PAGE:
Non-Experimental & Non-Causal Correlational Designs
Non-Experimental & Non-Causal Correlational Designs
For this Non-Experimental & Non-Causal Correlational Designs Assignment assignment follow the instructions below. Please no plagiarism, no copy and paste. i attached an article,and a research design link to help .
Instructions: Non-Experimental & Non-Causal Correlational Designs Assignment
Using the article by Beauvais, Steward, DeNisco, and Beauvais (2014), prepare a written analysis that addresses the following:
- Determine the general strengths and weaknesses of correlational designs. Based on your findings, identify the strengths and weaknesses of this particular study.
- Explain when a correlational design is most useful in an educational setting, and summarize whether this is an appropriate use of a correlational design in this study. Explain why, and if it is not, recommend a more accurate research design.
- Identify and explain the types of problems correlational designs could best address. Determine if this study’s problem is best addressed by a correlational design.
- Review the research question being asked in this study, and then provide a sample research question corresponding to a different hypothetical correlational design.
Support your assignment with at least this scholarly resource. In addition to these specified resources, other appropriate scholarly resources, including older articles, may be included.
Length: 7 pages, not including title and reference pages
Your assignment should demonstrate thoughtful consideration of the ideas and concepts presented in the course by providing new thoughts and insights relating directly to this topic. Your response should reflect scholarly writing and current APA standards.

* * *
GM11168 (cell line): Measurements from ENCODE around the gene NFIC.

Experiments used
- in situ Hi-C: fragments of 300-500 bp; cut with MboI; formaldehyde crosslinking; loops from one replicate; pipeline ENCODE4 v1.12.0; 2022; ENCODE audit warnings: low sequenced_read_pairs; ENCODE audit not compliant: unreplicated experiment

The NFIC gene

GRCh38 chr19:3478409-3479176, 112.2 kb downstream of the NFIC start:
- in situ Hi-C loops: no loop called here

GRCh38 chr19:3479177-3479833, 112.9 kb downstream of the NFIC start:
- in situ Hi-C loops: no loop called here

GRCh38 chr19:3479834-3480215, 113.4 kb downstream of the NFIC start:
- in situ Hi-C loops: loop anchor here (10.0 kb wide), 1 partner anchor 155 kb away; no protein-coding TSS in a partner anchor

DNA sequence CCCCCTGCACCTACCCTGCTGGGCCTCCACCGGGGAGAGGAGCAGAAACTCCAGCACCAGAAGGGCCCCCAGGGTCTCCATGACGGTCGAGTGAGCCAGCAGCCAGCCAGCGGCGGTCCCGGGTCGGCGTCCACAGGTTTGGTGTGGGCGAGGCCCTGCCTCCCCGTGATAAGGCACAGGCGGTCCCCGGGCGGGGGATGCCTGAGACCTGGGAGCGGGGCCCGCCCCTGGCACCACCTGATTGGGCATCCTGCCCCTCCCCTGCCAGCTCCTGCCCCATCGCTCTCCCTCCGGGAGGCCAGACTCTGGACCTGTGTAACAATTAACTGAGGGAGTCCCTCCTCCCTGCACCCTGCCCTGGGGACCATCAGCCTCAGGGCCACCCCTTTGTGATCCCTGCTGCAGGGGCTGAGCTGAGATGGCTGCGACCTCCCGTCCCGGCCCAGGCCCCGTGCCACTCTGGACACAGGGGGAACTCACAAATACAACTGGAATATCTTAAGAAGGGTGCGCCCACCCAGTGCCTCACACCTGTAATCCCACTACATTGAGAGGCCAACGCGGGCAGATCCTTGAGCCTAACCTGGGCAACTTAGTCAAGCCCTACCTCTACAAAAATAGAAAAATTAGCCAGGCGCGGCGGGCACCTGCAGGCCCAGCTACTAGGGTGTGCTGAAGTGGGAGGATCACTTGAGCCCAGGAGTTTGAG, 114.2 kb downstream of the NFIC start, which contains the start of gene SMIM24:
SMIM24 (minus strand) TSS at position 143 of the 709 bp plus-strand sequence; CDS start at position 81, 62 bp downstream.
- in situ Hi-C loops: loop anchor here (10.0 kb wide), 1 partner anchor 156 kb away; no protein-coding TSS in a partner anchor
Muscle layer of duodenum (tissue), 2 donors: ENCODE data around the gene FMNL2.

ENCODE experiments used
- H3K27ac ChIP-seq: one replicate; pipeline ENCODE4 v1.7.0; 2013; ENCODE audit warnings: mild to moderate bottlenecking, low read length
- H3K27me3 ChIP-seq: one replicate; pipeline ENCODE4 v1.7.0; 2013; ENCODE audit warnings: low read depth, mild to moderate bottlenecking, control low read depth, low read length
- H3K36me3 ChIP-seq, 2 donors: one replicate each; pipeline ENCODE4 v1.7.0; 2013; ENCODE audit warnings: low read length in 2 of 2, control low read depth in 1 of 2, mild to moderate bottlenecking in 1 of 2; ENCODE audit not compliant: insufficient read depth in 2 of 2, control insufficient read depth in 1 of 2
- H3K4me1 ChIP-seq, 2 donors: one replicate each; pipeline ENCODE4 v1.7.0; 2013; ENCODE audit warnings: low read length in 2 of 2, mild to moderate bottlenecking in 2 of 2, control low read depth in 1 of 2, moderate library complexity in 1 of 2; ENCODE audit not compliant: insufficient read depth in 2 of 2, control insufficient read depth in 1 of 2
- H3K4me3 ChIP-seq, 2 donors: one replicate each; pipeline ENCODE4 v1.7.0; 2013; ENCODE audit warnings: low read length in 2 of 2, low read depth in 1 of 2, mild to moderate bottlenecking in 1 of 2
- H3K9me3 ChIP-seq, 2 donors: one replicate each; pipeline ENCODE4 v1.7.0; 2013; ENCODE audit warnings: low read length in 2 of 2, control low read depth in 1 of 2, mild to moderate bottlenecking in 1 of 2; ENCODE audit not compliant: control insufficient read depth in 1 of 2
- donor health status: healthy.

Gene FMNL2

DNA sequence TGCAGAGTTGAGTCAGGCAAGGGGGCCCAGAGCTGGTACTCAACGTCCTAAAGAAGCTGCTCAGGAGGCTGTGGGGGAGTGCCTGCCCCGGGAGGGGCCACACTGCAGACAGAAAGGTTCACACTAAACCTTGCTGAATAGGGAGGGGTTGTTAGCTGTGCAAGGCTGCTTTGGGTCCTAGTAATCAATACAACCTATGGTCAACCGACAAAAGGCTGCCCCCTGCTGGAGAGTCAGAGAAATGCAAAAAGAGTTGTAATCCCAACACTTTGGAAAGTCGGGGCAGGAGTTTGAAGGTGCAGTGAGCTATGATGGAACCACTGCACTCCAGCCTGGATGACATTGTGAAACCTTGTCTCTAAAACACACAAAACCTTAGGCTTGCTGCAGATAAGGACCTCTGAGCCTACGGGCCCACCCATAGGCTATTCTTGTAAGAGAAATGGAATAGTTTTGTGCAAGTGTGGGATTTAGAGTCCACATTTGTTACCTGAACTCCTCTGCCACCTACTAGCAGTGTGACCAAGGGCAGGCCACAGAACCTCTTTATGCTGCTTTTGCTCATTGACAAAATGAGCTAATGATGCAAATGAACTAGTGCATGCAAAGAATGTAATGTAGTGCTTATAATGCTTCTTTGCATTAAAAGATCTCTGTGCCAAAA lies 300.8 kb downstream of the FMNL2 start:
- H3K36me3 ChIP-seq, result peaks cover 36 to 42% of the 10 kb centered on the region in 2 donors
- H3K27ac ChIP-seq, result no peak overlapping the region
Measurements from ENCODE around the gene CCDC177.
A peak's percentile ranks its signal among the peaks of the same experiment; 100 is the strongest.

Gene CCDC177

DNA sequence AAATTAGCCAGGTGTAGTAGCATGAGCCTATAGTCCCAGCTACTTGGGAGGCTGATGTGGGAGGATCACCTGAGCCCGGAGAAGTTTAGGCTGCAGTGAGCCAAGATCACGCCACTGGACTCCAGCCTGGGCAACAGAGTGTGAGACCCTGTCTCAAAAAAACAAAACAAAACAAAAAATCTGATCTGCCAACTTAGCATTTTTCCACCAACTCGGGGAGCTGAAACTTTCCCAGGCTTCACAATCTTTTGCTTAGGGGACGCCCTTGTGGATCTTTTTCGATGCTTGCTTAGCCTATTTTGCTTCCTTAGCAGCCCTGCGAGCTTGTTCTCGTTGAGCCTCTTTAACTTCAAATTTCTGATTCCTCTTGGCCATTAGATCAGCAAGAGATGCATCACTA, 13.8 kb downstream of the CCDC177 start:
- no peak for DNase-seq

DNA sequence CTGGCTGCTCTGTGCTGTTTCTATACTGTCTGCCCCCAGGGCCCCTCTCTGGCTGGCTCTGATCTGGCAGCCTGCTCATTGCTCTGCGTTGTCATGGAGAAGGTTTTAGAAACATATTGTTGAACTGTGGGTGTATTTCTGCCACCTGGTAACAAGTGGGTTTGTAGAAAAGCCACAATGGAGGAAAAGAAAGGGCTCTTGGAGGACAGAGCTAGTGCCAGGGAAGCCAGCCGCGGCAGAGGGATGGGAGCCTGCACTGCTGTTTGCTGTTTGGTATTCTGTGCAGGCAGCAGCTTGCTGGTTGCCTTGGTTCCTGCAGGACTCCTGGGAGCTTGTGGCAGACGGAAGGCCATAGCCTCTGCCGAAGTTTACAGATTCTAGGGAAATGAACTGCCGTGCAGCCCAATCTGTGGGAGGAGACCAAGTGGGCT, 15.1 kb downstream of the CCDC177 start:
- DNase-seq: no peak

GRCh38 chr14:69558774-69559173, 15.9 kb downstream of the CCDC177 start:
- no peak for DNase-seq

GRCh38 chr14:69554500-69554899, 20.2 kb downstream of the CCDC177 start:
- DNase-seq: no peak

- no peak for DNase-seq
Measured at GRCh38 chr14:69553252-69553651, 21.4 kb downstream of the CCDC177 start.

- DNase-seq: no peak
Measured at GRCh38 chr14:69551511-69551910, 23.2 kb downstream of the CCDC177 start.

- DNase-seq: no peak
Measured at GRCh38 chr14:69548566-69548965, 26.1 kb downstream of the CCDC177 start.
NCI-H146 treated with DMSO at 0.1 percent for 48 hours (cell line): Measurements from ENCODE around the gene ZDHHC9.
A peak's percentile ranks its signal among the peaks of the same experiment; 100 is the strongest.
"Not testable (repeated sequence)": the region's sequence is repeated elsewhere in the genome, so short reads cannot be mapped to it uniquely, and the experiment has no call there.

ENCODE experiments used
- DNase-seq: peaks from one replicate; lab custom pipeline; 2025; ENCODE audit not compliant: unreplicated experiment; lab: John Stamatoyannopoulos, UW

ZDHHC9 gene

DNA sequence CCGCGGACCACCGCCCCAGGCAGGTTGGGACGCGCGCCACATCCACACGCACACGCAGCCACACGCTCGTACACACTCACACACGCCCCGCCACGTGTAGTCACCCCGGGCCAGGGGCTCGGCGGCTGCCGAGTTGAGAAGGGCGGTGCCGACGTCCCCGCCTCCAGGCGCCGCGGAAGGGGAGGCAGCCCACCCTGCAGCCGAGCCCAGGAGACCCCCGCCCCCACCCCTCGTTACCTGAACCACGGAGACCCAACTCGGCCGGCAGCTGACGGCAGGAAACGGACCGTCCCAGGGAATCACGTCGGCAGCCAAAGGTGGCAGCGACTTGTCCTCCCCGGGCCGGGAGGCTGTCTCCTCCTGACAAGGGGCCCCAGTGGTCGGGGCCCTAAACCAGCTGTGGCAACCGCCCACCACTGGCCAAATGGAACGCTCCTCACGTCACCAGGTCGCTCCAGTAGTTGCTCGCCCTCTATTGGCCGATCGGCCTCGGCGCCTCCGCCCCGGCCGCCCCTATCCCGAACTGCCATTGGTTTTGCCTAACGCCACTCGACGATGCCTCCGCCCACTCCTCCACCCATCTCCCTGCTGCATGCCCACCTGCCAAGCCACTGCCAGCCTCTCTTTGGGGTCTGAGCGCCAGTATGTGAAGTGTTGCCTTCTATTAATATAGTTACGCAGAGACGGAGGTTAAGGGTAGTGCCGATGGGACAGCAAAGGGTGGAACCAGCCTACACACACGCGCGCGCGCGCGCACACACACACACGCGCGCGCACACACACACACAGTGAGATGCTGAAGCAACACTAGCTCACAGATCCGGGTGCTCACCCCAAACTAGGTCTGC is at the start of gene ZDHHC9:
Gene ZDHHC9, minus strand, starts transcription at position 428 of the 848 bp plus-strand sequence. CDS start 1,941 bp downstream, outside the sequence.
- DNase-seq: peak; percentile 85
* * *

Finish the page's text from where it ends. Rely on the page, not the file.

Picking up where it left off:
Nurse Education Today 34 (2014) 918–923 Contents lists available at ScienceDirect Nurse Education Today journal homepage: www.elsevier.com/nedt Factors related to academic success among nursing students: A descriptive correlational research study Audrey M. Beauvais a,⁎, Julie G. Stewart a,1, Susan DeNisco a,2, John E. Beauvais b,3 a b Sacred Heart University, 5151 Park Avenue, Fairﬁeld, CT 06825-1000, United States Yale University School of Medicine and Psychology Service VA Connecticut Healthcare System, 950 Campbell Avenue, West Haven, CT 06516, United States a r t i c l e i n f o Article history: Accepted 7 December 2013 Keywords: Academic success Emotional intelligence Resilience Psychological empowerment Attrition Retention Nursing students Nursing education s u m m a r y Background: The current rise in employment is improving forecasts for the future supply of registered nurses; however sizeable shortages are still projected. With the intention of improving academic success in nursing students, related factors need to be better understood. Objectives: The purpose of the correlational study was to describe the relationship between emotional intelligence, psychological empowerment, resilience, spiritual well-being, and academic success in undergraduate and graduate nursing students. Design/setting: A descriptive correlational design was utilized. The study was set in a private Catholic university. Participants: There were 124 participants. There were 59% undergraduate and 41% graduate students. Methods: Background data, in addition to the Spreitzer Psychological Empowerment Scale, the Wagnild and Young Resilience Scale, and the Spiritual Well-Being Scale and the Mayer–Salovey–Caruso Emotional Intelligence Test, was collected from students who met study criteria. Results:Non-Experimental & Non-Causal Correlational Designs In a combined sample, academic success was correlated with overall spiritual well-being, empowerment and resilience. Non-Experimental & Non-Causal Correlational DesignsAlthough academic success was not correlated with overall emotional intelligence, it was correlated with the emotional intelligence branch four (managing emotions) score. When undergraduate and graduate students were considered separately, only one correlation was found to be signiﬁcantly related to academic success in the undergraduate sample, namely, emotional intelligence branch one (perceiving emotions). When examining the data from just graduate level nurses, signiﬁcant relationships were found between total emotional intelligence with academic success, resilience with academic success, and psychological empowerment with academic success.Non-Experimental & Non-Causal Correlational Designs Conclusion: The signiﬁcant relationship between psychological empowerment, resilience, spiritual well-being and academic success in this study supports the statements in the literature that these concepts may play an important role in persistence through the challenges of nursing education. Research is needed to examine if strategies to enhance empowerment, resilience, and spiritual well-being can increase academic success in a test–retest design. © 2013 Elsevier Ltd. All rights reserved. Introduction The current rise in employment is improving forecasts for the future supply of registered nurses; however sizeable shortages are still projected for the following decade in the United States as well as in other countries such as China (Buerhaus et al., 2009; Leong, 2012). A recent study by Buerhaus et al. (2009) predicts that by 2025 the United States will have ⁎ Corresponding author: 5151 Park Avenue, Fairﬁeld, CT 06825-1000, United States. Tel.: +1 203 371 7718; fax: +1 203 365 7662. E-mail addresses: Non-Experimental & Non-Causal Correlational Designsbeauvaisa@sacredheart.edu (A.M. Beauvais), StewartJ1270@sacredheart.edu (J.G. Stewart), email@example.com (S. DeNisco), firstname.lastname@example.org (J.E. Beauvais). 1 Tel.: +1 203 365 7750; fax: +1 203 365 7662. 2 Tel.: +1 203 365 7661; fax: +1 203 365 7662. 3 Tel.: +1 203 932 5711; fax: +1 203 937 4951. 0260-6917/$ – see front matter © 2013 Elsevier Ltd. All rights reserved. http://dx.doi.org/10.1016/j.nedt.2013.12.005 a nursing shortage twice as large as the shortfall in the middle 1960s. In order to alleviate the shortage, nursing programs will need to increase the supply of qualiﬁed nurses. Although college enrollments continue to grow, the attrition rate from nursing programs nationwide hovers around 50% (Newton and Moore, 2009). Both nationally and internationally (Gillen, 2012; O’Donnell, 2012), attrition rates in nursing programs are of concern as they reduce the supply of nurses. Additionally, the nursing profession should be concerned about attrition rates for masters and doctoral nursing students as well. Non-Experimental & Non-Causal Correlational DesignsAttrition rates for master’s programs range from 10 to 75% (Croxton, 2013) and rates for doctoral programs range from 40 to 70% (Berman and Radda, 2012). Given the growing shortage of nursing faculty and family physicians, the above statistics are of concern. Graduate prepared nurses will be needed to replace the large number of retiring faculty in Canada and the United States (Cathro, 2011). In additions, nurse A.M. Beauvais et al. / Nurse Education Today 34 (2014) 918–923 practitioners are needed to help alleviate the family physician shortage.Non-Experimental & Non-Causal Correlational Designs By 2020, the United States is projected to confront a shortage of 91,500 doctors (Arvantes, 2012). In an effort to address the shortages of nurses with undergraduate and graduate nursing degrees, nursing programs have been measuring student retention, attrition, and graduation rates. Nursing programs are not the only ones taking note of such measures. External credentialing organizations such as the Commission on Collegiate Nursing Education mandates the calculation of graduation rates for all nursing programs (Robertson et al., 2010). The presumption is that measures such as graduation rates will help to guide nursing programs in monitoring how successful their curriculums are and to provide feedback on improving or maintaining strategies that facilitate student success (Robertson et al., 2010). Nurse educators need to examine ways to promote student success by improving our current methodologies and practices. In order to do so, the factors that inﬂuence nursing academic success need to be better understood. Background/Literature Many university’s admission departments dedicate substantial time and money for the recruitment and admission of nursing students (Shelton, 2012). Furthermore, admission staff are tasked with the ever more difﬁcult charge of distinguishing applicants who can be successful (Bauchmoyer et al., 2004; Hopkins, 2008).Non-Experimental & Non-Causal Correlational Designs Traditionally, a student’s high school grade point average (GPA) and standardized test scores such as the Scholastic Aptitude Test (SAT) and the American College Test® (ACT) have been identiﬁed as predictors of academic success (Noble and Sawyer, 2004; Sparkman et al., 2012; Timer and Clauson, 2011). In addition, the literature review indicates that science knowledge is a predictor of nursing program success (Byrd et al., 1999; Lewis and Lewis, 2000; Phillips et al., 2002; Potolsky et al., 2003; Wong and Wong, 1999; Wolkowitz and Kelley, 2010). Hence, the above data are frequently utilized to help recruit qualiﬁed applicants. Recruiting qualiﬁed applicants is just the beginning step in fostering progrNon-Experimental & Non-Causal Correlational Designsam completion (Shelton, 2012). After students are admitted, they ought to be afforded resources that will foster their persistence in the nursing program as well as promote their academic success (Shelton, 2012). Retention as well as attrition of nursing students has been associated with demographic, academic, ﬁnancial, cognitive, and personality/behavioral factors (Cameron et al., 2011; Jeffreys, 2012; Pitt et al., 2012; Williams, 2010). Historically, many researchers have focused on intelligence quotient (IQ) when examining what promotes academic success (Ahammed et al., 2011). However, more recently sNon-Experimental & Non-Causal Correlational Designscholars have begun to contemplate non-cognitive or psychosocial factors such as emotional intelligence, psychological empowerment, resilience, and spiritual well-being as a wayNon-Experimental & Non-Causal Correlational Designs to further academic success (Ahammed et al., 2011; Barchard, 2003; Bemak, 2005; Cleary et al., 2008; Deb, 2012; Kneipp et al., 2009; Sparkman et al., 2012; Suliman, 2010; Young, 2009). More speciﬁcally, researchers found that managing emotions was positively correlated with academic success (Ahammed et al., 2011; Mayer et al., 2004). Other scholars have focused on how classroom techniques can promote psychological empowerment thus promoting academic success. Although, to date no research studies were found that examined the relationship between empowerment and academic success. Still other researchers have examined the relationship between academic success and resilience has been which demonstrated a positive correlation between the variables (Deb, 2012). Finally, scholars have linked spiritual well-being to many areas of functioning (Dunn et al., 2007; Kneipp et al., 2009; Paloutzian and Ellison, 1982; Taliaferro et al., 2009; VonDras and Schmitt, 2007) and support the relationship between spiritual well-being and academic success. Despite these studies and opinions, there is a paucity of research regarding the relationship of emotional intelligence, psychological 919 empowerment, resilience, spiritual well-being and academic success in the context of nursing students. Given the potential value of such factors in advancing academic success and therefore inﬂuencing outcomes such as retention, attrition, and graduation rates, research is warranted as it may provide insight into non-cognitive strategies that could be of potential beneﬁt to this population. Methods Design and Sample A descriptive correlational design was utilized. A convenience sample of 244 undergraduate and 272 graduate nursing students in a medium-sized, private, Catholic university in New England were recruited to participate in the study. The undergraduate group consisted of 169 students in a traditional ﬁrst professional degree program (60 sophomores, 51 juniors, and 58 seniors) and 75 students in a RN to BSN program. The graduate group consisted of 229 students in Master’s programs (96 in the Family Nurse Practitioner Program, 60 in the Clinical Nurse Leader Program, 37 in the Patient Care Service Administration Program, and 36 in the Nursing Education Program) and 43 in the Doctor of Nursing Practice Program. All undergraduate and graduate nursing students were included in the study with the following exceptions. Freshman nursing students were excluded as they have not begun their nursing courses. Students less than 18 years of age were excluded as they are unable to provide informed consent given that they are considered minors. A power computation (Cohen, 1992) was completed via gPower 3.0.5 (Faul et al., 2009) and revealed that 109 participants were required established on an alpha equal to 0.05, effect size moderate (0.3), and power equal to 0.09. Instruments The instruments utilized were the Mayer–Salovey–Caruso Emotional Intelligence Test (MSCEIT), Spreitzer Psychological Empowerment Scale, Wagnild and Young Resilience Scale, the Spiritual Well-Being Scale (SWBS), as well as a background data sheet. The MSCEIT is an abilitybased appraisal of emotional intelligence that is comprised of 141 items designed to assess total emotional intelligence along with the four branches of emotional intelligence: perceiving emotions, using emotions to assist thought, understanding emotions, and managing emotions (Mayer et al., 2002, 2003). Face validity is evident in the tasks used by the MSCEIT to evaluate emotional intelligence (Mayer et al., 2000). Content validity is exhibited by the MSCEIT’s thoughtful depiction of the Four Branch Model (Mayer et al., 2000). Discriminant, incremental, and convergent validity of the MSCEIT have been veriﬁed (Brackett and Mayer, 2003). The split-half reliability coefﬁcients for the entire test is r = .91 and for the four branches range from r = .80 to .91 (Mayer et al., 2000). The Sprietzer’s Psychological Empowerment Scale was used to measure psychological empowerment. The scale contains 12 seven-point rating scale items (3 items per dimension) ranging from 1 (very strongly disagree) to 7 (very strongly agree) (Spreitzer and Quinn, 2001; Spreitzer, 2007). The instrument contains the following four subscales: meaning, competence, self-determination, and impact. The overall score for each subscale is divided by 3 to obtain an average score for that subscale. The total score represents the psychological empowerment at that moment in time which will not necessarily be the same at a different point in time (Spreitzer and Quinn, 2001). A second order conﬁrmatory factor analysis revealed that the four subscales are distinct and add to a general sense of empowerment (Spreitzer, 2007). The Cronbach alpha reliability for the overall psychological empowerment ranged from 0.85 to 0.91 (Laschinger et al., 2004). The Wagnild and Young Resilience Scale was used to measure resilience. The scale contains 14 seven-point rating scale items ranging from 1 (strongly disagree) to 7 (strongly agree). The instrument consists of 920 A.M. Beauvais et al. / Nurse Education Today 34 (2014) 918–923 the following ﬁve themes of resilience: self-reliance, meaning, equanimity, perseverance, and existential aloneness (Wagnild and Young, 1993). Content and construct validity have been veriﬁed (Black and Ford-Gilboe, 2004; Humphreys, 2003; Monteith and Ford-Gilboe, 2002). The reliability yielded alpha coefﬁcients ranging from 0.85 to 0.94 (Wagnild and Young, 1993). The Spiritual Well-Being Scale (SWBS) was used to measure spiritual well-being. The scale contains 20 six-point rating scale items that assess overall perceived spiritual well-being as well as two subscales of spirituality speciﬁcally religious well-being and existential well-being (Ellison, 1983; Paloutzian and Ellison, 1982). The religious well-being subscale offers a self-appraisal of the individual’s relationship with God. The existential well-being subscale offers a self-appraisal of the individual’s feeling of life-purpose, life-satisfaction, and relationship to others. The SWBS items are non-denominational and can be used with individuals from a variety of backgrounds and faiths (Ellison, 1983). Face validity is apparent in the item content (Ellison, 1983; Paloutzian and Ellison, 1982). The reliability yielded alpha coefﬁcients ranging from a high of 0.99 for the religious well-being subscale and total spiritual well-being to a low of 0.73 for the existential well-being subscale (Ellison, 1983; Paloutzian and Ellison, 1982). Background data gathered were gender, age, ethnicity, marital status, type of nursing program, and self-reported grade point average. Procedure Once Institutional Review Board (IRB) authorization was acquired, an IRB approved script inviting students to participate in the study was sent electronically to those students who met the criteria for the study. Nursing professors not connected to the research were asked to tell the students about the study during their nursing classes. The students were informed that the researchers were nursing professors and notiﬁed that no distinguishing information would be gathered that would enable the researchers to associate them with their responses. Once the email invitation was received and read, interested students accessed the attached web link that lead them to the study website where a consent letter was presented. The students were informed that they were required to be 18 years of age or older to partake and to carefully review the information. Only those students that provided consent were allowed to proceed forward to complete the background data, Spreitzer Psychological Empowerment Scale, Wagnild and Young Resilience Scale, and Spiritual Well-Being (SWB) Scale. The above background data and scales were provided on SurveyMonkey™. The SSL encryption feature was turned on and IP addresses were not gathered in order to ensure a secure transmission. SurveyMonkey™ has established environmental and physical safety measures in an effort to protect data. After completing the above, participants were given a web link to the MSCEIT as the publisher of that instrument mandates that it be given as a separate test on the publisher’s server. The ﬁnal four digits of the participants’ social security number were used to connect the databases. Statistical Analysis The SurveyMonkey™ responses were transferred in raw and summary format into an Excel spreadsheet that was then downloaded into PASW Statistics 18. The MSCEIT was tabulated by Multi-Health Systems Inc. (MHS). MHS supplied a report with raw data and standard scores in an Excel document that was then transferred into PASW Statistics 18. The MSCEIT raw data resides at MHS with the exception of the Excel document that was provided to the researcher. MHS was not able to access any data other than the MSCEIT. Descriptive statistics and Pearson’s correlations were calculated utilizing PASW Statistics 18. Data/Results Response Rate Thirty six percent of the students (n = 186) answered the initial website survey. Nevertheless, the ultimate response rate reduced to 24% (n = 124) as 44 participants did not go on to take the MSCEIT which was housed on the second website and 18 participants either did not follow the coding instructions or had the same last four digit of their social security number which resulted in information that could not be positively paired. The ﬁnal data set contained 124 nursing students (response rate of 24%) which was greater than the 109 participants needed on power computation. Characteristics of the Sample The sample mean age was 30 years old with a range from 18 to 59 years old and a standard deviation of 12.50. Sixty ﬁve percent (80 of the 124 participants) were 18 to 30 years of age. Ninety seven percent (n = 120) of the participants were women and 3% (n = 4) of the participants were men. Sixty ﬁve percent (n = 80) were single, 29% (n = 36) were married, 5% (n = 6) were divorced, 1% (n = 1) was widowed, and 1% (n = 1) did not specify. Eighty eight percent (n = 109) were Caucasian. Additionally, 1% (n = 1) was classiﬁed as an Asian, 7% (n = 8) as African American/Black, 4% (n = 5) as Hispanic or Latino, and 1% (n = 1) as Paciﬁc Islander/Hawaiian. These results are presented in Table 1. Fifty nine percent (n = 73) of the participants in the study were from the undergraduate nursing program. Of this, 4% (n = 5) were sophomores, 32% (n = 39) were juniors, 21% (n = 26) were seniors, and 2% (n = 3) were undergraduate RN to BSN students. Forty percent (n = 50) of the participants in the study were from the graduate programs. Of this, 11% (n = 13) were from the family nurse practitioner program, 8% (n = 10) were from the patient care services program, 6% (n = 7) were from the clinical nurse leader program, 5% (n = 6) were from the education program, and 11% (n = 14) were from the doctor of nursing practice program. One percent (n = 1) did not specify the nursing program. Non-Experimental & Non-Causal Correlational DesignsThese results are presented in Table 1. Non-Experimental & Non-Causal Correlational DesignsTable 1 Characteristics of the participants (N = 124). Characteristic Gender Female Male Marital status Single Married Divorced Widowed Not identiﬁed Race Caucasian Asian Hispanic/Latino Black Paciﬁc Islander/Hawaiian Nursing program Undergraduate sophomores Undergraduate juniors Undergraduate seniors Undergraduate RN to BSN Graduate: FNP Graduate: PCS Graduate: CNL Graduate: Education Graduate: DNP Not identiﬁed Frequency Percent 120 4 97.0 3.0 80 36 6 1 1 65.0 29.0 5.0 1.0 1.0 109 1 5 8 1 88.0 1.0 4.0 7.0 1.0 5 39 26 3 13 10 7 6 14 1 4.0 32.0 21.0 2.0 11.0 8.0 6.0 5.0 11.0 1.0 A.M. Beauvais et al. / Nurse Education Today 34 (2014) 918–923 Academic success was measured by the student’s GPA. Higher scores indicate greater academic success. Th …Non-Experimental & Non-Causal Correlational Designs